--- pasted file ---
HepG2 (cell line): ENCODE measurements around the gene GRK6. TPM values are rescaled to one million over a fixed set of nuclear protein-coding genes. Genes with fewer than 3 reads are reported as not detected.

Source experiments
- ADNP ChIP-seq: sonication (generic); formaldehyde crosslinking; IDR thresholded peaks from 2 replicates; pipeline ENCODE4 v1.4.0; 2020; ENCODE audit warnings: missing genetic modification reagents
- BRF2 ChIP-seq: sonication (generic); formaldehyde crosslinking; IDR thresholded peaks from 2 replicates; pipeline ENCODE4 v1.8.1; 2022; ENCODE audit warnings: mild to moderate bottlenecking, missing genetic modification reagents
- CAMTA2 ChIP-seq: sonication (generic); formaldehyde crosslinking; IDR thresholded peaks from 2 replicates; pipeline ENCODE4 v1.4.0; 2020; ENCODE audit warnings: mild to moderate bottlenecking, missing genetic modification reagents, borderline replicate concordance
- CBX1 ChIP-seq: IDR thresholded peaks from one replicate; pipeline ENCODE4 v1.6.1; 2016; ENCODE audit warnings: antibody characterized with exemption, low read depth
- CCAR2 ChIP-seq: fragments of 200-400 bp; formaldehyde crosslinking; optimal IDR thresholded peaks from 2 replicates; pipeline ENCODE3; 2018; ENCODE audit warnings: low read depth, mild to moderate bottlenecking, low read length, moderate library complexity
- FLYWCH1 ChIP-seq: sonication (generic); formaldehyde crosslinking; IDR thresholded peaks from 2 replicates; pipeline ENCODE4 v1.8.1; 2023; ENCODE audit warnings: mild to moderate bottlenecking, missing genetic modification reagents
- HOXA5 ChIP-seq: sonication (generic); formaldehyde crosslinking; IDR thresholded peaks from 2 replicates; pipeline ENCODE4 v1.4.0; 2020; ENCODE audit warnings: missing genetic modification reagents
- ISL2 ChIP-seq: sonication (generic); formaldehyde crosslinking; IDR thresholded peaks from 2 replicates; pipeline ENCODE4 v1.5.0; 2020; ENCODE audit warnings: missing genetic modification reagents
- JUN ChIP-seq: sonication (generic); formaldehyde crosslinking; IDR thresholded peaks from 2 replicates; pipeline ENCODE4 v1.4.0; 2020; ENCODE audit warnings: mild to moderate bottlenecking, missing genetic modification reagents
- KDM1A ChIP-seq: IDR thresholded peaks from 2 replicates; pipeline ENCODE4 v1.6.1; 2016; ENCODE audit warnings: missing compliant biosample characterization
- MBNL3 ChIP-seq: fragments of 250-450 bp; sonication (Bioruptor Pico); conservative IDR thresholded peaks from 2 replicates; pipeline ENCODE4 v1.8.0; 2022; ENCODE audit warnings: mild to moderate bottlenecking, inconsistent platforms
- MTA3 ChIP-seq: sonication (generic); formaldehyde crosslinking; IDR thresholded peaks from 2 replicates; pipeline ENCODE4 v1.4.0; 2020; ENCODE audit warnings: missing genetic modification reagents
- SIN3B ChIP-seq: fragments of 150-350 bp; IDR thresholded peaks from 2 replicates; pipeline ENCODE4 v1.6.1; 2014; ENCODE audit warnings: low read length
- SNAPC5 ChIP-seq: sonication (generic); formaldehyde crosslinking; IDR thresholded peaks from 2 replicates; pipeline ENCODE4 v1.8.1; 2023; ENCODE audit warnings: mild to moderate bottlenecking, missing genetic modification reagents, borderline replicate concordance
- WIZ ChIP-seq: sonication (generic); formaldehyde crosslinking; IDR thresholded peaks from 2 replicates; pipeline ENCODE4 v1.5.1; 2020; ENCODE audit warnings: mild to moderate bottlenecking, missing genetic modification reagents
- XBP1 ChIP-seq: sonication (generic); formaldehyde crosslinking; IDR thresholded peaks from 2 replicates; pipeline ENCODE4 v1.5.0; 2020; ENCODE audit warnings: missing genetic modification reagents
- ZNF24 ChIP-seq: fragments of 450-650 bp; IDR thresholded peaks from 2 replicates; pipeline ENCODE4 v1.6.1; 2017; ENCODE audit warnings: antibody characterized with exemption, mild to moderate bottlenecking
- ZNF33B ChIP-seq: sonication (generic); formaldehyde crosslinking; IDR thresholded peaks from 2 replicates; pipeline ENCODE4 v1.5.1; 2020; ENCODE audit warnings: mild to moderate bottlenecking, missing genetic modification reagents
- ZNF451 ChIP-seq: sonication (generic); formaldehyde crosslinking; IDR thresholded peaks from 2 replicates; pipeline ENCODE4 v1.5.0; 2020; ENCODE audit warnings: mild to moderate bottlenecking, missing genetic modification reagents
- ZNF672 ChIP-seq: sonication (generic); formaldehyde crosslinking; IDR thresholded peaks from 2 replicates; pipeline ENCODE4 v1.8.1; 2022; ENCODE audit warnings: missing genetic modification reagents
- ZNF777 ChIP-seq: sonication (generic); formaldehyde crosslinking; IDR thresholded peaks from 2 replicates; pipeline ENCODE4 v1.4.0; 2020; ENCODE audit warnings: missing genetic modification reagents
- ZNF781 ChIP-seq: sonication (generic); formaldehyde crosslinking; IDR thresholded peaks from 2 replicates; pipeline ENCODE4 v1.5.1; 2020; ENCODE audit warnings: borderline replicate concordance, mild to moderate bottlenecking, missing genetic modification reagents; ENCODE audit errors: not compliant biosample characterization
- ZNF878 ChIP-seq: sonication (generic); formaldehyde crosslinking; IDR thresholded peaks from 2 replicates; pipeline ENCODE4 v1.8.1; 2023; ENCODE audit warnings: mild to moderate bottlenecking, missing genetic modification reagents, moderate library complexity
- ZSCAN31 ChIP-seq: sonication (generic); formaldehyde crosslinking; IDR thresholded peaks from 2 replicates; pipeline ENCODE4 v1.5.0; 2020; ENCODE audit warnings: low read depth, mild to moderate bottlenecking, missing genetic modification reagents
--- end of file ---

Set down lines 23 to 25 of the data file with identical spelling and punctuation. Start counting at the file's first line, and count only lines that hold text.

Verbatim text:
- ZNF777 ChIP-seq: sonication (generic); formaldehyde crosslinking; IDR thresholded peaks from 2 replicates; pipeline ENCODE4 v1.4.0; 2020; ENCODE audit warnings: missing genetic modification reagents
- ZNF781 ChIP-seq: sonication (generic); formaldehyde crosslinking; IDR thresholded peaks from 2 replicates; pipeline ENCODE4 v1.5.1; 2020; ENCODE audit warnings: borderline replicate concordance, mild to moderate bottlenecking, missing genetic modification reagents; ENCODE audit errors: not compliant biosample characterization
- ZNF878 ChIP-seq: sonication (generic); formaldehyde crosslinking; IDR thresholded peaks from 2 replicates; pipeline ENCODE4 v1.8.1; 2023; ENCODE audit warnings: mild to moderate bottlenecking, missing genetic modification reagents, moderate library complexity